Why a Powermeter? 5 Reasons Why Power Measurement is Useful to Cyclists

Powermeters have become a lot more popular in recent years. What was once the domain of pros only, power measurement is now prevalent in all forms of racing and has trickled down into recreational cyclists as well.

Ask your fellow club cyclists where their sudden boost in strength came from, and you’re likely to head them tell you about their powermeter. But we’ll be first to admit—the powermeter itself doesn’t make you any faster. It’s all in how you use it. So why buy a powermeter?

1. Track and Measure your Power So You Don’t Tire Too Quickly

Whether it’s a race, a fondo or even just your weekly club ride, it can be easy to ride too hard, and end of having to limp home after the dreaded “bonk.” With a powermeter, you can be a lot more careful about the energy you expend, and have a better idea of what you’re capable of. Heart rate measurements work for this too, but with heart rate, there is lag. If you put in several sprints, for example, your heart rate might not even ride until after the effort is over. Watts are watts though, and sprints take a lot out of your legs. Only a powermeter can give you an accurate measure of just how much energy your ride is costing you.

On any given ride, factors like headwinds, whether you’re drafting other cyclists, or the grade will affect your time and your heart rate. Only a powermeter will give you an accurate measure of the actual effort.

2. Follow Prescribed Workouts from Coaches or Training Programs

Ask a coach for training tips, or look at any training program for cyclist online, they will recommend some form of interval training. Intervals are efforts that are harder than your average pace, for a shorter durations of time, and are designed to build strength. How they often work is by taking a baseline measurement (FTP is a popular place to start) and then following a prescribed workout with intervals and recovery based on a percentage of your FTP. For example, you might do several 4 minute efforts at 120% of your FTP, with several minutes of recovery in between.

3. Make the Most of Your Training Time

With interval training, you can maximize your training time on the bike. Before the advent of powermeters, the prevailing wisdom was to log log miles in the saddle; a process that would take most of a weekend. If the ride was outdoors, this could mean many long hours in miserable, cold weather in preparation for a season of riding or racing.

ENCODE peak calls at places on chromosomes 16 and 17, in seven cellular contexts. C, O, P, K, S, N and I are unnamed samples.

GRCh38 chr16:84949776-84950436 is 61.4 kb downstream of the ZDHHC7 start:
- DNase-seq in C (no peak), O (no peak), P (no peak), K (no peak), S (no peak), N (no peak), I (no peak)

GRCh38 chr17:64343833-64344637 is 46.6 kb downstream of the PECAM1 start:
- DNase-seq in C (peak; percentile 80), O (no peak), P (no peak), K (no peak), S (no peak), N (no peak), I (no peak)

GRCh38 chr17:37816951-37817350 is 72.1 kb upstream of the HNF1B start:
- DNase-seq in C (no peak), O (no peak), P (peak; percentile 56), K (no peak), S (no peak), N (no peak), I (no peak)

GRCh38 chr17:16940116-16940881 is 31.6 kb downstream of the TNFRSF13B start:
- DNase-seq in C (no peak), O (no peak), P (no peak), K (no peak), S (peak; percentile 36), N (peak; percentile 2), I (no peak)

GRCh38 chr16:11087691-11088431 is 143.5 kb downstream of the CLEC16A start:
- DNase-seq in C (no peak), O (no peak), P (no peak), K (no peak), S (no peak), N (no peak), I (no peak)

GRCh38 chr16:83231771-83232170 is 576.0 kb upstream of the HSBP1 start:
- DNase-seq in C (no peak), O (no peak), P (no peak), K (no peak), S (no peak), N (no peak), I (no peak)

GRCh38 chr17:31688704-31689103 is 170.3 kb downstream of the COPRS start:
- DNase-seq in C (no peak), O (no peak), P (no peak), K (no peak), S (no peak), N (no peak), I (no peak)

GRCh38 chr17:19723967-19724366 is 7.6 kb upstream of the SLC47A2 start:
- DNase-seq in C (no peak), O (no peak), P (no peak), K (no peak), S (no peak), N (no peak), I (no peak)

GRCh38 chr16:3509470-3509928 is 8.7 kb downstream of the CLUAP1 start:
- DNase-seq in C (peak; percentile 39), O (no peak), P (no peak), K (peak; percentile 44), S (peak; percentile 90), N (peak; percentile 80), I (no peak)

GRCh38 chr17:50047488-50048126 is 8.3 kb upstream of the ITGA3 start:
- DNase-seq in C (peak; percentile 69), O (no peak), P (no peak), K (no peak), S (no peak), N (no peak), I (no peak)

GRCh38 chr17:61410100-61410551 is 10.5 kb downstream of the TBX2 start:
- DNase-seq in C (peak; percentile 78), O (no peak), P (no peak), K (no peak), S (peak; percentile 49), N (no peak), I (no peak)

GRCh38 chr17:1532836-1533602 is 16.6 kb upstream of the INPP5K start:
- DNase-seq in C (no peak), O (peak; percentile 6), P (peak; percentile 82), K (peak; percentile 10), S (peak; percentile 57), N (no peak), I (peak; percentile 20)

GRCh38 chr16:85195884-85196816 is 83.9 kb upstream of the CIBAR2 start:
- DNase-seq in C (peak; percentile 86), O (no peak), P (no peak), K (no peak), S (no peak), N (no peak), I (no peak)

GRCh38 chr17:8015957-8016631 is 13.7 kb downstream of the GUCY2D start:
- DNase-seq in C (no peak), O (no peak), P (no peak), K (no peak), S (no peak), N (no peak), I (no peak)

With powermeters and interval training, racers and recreational riders alike can maximize their training time and build more strength with less time spent.

4. Recovery Properly, With True Recovery Rides

You can only train as hard as you can recover. If you’re not taking time for recovery, you can easily fall victim to overtraining, and do more hard than good to your level of fitness and strength. Training programs as prescribed by coaches often have a healthy dose of recovery rides scheduled into them. These are rides when you have to have the discipline to not put out too much power, so your legs can remain active without tiring you out further.

That kind of discipline can hard to maintain, especially when you’re being passed by other riders on your usual loop. With a powermeter though, you can watch your watts, and feel secure in the knowledge that you are staying within the prescribed power zone and getting a good recovery.

5. Sharing and Analyzing Your Data After Rides and Workouts

Cyclists come in all shapes, sizes, and disciplines, but that doesn’t stop us from comparing all of our power numbers. With your powermeter connected to a program like to 4iiii app, Strava, TrainingPeaks or the like, you can brag to your friends about your FTP, your maximum sprint power, or measure your performance against your numbers historically. Measuring your efforts will give you a better idea of any gains you experience.

You can do periodic FTP tests, or even measure your power output on your favourite segment out on the road. Having a historical record will give you a better idea of your progress, and before long you’ll be the one answering questions from your club mates about where all your newfound strength came from.